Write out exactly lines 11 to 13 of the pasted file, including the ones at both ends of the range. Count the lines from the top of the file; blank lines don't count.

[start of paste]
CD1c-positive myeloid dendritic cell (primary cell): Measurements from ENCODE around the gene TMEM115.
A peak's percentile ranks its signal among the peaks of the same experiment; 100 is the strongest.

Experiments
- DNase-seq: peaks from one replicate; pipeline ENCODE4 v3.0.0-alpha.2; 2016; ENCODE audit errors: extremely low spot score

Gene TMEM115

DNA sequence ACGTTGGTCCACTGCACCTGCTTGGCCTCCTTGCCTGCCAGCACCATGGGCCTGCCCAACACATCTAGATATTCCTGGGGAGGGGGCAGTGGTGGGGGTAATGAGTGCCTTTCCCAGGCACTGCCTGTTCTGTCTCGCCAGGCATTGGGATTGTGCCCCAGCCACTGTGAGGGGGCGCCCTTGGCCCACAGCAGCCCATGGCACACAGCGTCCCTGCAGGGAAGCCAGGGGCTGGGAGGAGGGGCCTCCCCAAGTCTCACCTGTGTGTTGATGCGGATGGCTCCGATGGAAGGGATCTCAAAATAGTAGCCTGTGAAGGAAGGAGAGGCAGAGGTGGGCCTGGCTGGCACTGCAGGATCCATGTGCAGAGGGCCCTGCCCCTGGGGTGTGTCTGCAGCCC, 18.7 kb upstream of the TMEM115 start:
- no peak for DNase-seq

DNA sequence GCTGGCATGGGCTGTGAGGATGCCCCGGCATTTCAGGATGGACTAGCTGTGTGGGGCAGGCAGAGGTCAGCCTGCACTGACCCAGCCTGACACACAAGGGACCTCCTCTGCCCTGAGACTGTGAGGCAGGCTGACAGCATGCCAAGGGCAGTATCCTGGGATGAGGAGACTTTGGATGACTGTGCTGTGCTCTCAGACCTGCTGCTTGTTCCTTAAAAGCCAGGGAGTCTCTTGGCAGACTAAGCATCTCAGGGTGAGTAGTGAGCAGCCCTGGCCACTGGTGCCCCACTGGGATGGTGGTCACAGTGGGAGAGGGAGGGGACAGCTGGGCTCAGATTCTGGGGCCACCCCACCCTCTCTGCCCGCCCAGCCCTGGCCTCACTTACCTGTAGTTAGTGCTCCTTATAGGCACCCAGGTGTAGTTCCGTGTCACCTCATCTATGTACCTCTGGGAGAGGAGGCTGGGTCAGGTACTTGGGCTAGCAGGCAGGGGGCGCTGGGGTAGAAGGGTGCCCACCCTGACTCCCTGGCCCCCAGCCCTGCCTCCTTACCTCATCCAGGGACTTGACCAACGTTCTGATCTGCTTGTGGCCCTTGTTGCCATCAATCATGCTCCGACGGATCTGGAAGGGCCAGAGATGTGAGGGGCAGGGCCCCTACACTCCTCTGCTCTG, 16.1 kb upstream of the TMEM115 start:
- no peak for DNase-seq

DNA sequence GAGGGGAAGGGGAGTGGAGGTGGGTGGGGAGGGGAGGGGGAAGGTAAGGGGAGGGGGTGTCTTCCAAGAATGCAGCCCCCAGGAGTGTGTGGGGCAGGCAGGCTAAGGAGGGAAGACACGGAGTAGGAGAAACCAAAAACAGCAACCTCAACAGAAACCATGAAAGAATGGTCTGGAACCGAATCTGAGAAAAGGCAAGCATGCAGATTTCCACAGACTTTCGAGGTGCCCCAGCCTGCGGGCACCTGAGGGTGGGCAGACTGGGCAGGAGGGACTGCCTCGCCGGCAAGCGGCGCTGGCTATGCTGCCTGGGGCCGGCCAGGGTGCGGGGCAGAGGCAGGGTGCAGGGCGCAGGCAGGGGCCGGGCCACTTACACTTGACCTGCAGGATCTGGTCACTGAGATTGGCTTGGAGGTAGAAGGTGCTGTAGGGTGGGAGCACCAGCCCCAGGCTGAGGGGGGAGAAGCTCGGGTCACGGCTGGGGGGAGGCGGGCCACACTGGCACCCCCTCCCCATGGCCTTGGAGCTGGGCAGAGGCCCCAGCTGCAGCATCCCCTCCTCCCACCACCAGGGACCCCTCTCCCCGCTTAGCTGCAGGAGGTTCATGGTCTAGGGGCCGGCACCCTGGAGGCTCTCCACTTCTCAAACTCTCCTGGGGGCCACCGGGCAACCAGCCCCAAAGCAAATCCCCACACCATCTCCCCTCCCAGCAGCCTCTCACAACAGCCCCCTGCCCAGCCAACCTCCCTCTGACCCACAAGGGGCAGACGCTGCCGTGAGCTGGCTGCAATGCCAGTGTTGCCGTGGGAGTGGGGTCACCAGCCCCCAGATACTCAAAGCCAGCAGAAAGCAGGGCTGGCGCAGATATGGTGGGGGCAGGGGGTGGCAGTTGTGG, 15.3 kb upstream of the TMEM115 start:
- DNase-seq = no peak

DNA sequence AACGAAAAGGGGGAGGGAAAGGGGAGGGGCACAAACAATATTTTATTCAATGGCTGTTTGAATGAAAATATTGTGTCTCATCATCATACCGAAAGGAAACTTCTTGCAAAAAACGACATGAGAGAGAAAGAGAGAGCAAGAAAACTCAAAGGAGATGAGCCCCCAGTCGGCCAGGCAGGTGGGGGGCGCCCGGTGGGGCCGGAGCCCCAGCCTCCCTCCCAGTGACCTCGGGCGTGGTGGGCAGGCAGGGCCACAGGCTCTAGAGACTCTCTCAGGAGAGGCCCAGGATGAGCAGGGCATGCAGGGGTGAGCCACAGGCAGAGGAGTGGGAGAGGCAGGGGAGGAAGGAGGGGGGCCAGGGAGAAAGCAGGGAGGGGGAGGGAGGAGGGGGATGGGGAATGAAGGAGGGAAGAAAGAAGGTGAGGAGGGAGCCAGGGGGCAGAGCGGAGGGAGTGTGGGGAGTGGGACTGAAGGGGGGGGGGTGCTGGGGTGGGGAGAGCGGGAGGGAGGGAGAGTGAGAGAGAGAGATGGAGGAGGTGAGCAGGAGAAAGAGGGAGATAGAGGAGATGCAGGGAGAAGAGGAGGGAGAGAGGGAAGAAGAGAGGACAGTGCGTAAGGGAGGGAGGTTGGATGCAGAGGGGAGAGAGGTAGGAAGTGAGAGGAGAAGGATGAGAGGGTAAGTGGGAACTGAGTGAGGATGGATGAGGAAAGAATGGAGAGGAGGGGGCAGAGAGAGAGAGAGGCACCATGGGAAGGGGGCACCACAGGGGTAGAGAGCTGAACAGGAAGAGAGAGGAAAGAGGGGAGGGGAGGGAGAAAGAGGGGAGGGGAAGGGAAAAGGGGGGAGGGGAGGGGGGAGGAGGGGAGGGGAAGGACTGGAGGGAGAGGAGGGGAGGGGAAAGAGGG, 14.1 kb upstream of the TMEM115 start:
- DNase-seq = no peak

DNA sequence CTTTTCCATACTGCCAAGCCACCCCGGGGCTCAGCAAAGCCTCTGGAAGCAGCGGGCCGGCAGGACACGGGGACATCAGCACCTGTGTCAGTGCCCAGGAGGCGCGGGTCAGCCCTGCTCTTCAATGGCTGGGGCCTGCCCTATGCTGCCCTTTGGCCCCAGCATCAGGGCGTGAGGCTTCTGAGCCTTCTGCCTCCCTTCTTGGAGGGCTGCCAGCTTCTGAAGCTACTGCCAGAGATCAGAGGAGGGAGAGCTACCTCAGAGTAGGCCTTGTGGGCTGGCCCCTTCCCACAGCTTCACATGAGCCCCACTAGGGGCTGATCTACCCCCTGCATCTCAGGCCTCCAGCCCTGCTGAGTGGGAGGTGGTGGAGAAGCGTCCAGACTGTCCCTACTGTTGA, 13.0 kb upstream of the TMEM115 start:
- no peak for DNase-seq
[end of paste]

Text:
- DNase-seq = no peak

DNA sequence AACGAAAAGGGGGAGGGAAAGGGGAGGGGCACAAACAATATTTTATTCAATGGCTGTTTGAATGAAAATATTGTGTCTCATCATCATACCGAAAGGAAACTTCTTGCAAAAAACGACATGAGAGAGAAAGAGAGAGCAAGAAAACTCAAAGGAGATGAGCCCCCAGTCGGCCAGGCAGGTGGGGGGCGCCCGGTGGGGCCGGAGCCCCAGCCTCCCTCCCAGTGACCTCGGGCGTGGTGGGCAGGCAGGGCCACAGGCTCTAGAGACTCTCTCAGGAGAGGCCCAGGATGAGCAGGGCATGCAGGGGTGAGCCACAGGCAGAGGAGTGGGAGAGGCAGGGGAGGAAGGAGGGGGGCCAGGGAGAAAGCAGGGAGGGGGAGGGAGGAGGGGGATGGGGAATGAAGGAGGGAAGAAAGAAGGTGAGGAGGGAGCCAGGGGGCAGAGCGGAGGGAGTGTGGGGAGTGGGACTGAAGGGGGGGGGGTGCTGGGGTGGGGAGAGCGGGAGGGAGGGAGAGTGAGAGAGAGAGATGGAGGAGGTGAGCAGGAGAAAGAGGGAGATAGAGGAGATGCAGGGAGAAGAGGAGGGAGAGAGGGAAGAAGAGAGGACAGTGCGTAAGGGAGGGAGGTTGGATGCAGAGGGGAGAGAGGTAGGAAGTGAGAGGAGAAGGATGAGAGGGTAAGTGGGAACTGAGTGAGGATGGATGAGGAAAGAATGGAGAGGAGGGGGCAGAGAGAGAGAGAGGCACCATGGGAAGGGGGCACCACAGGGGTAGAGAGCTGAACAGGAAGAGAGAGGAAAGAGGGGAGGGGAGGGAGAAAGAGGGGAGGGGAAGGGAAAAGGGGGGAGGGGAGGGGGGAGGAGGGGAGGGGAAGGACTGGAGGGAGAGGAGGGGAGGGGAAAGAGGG, 14.1 kb upstream of the TMEM115 start:
- DNase-seq = no peak